• What do people search to find my product? 

In a newsroom, keyword research answers a lot of these questions, but with a different lens:

  • What are other publications writing on this topic? Can we write a more engaging story? 
  • What underreported story ideas could bring in a new audience? (New readers to add to the top of our audience funnel or become paying subscribers.) 
  • What would I search to find my story?
  • What has my publication already written on this?

In order to effectively use search to help our content, we must first understand why people search.

Regardless of where they end up, people search based on a particular intent.

  1. Transactional: The searcher is actively looking to spend money. This could be anything from buying a cheap camera to a New York Times subscription. They want a conversion (buy a camera) at the end of the search journey.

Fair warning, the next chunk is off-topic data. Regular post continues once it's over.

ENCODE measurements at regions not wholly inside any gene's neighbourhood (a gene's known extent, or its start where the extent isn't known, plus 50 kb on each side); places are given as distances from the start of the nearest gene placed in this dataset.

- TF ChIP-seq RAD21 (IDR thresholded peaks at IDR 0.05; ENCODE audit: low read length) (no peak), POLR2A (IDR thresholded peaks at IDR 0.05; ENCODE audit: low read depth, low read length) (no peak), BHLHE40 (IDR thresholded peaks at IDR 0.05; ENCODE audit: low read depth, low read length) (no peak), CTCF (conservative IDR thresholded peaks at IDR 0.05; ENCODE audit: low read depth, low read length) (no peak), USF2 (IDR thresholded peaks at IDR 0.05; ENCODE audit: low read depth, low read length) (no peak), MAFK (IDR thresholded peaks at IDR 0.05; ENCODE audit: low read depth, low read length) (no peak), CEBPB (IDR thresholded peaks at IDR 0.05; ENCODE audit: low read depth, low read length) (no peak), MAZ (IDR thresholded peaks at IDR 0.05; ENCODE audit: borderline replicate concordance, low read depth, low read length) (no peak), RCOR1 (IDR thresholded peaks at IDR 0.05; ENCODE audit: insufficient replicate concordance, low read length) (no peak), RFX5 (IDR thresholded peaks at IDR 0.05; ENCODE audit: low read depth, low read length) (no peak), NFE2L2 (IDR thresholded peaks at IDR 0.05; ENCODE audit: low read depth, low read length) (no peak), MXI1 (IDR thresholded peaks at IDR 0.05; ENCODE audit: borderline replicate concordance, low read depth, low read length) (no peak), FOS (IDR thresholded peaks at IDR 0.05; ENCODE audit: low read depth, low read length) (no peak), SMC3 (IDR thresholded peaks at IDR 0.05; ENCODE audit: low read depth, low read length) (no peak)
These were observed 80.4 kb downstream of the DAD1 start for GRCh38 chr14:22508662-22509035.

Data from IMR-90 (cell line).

2. Local: The searcher wants to find something within the area — whether that’s a hip new coffee shop, somewhere to get their hair done or maybe that late-night burrito after one too many quarantine beers. “Near me” is a common phrase added to the query. 
  3. Navigational: These people are lazy and put “Facebook” into the search bar and then click the link in the search results. Don’t worry. I do it, too.

These intents, while useful to know, are not so relevant to journalism. The informational intent is the need most journalism falls into.

  1. Informational: The user wants to fill in a knowledge gap about a topic. They often search with the five W’s: who, what, when, where, why and how. 

Read more: 3 steps to better content by using audience understanding

Now that we know about search intent, we can use this to perform research that will inform our content strategy.

Read the rest of WTF is SEO? here.


In the news

And one more thing… 

You can register now for RISE, the inaugural Canadian conference for racialized journalists.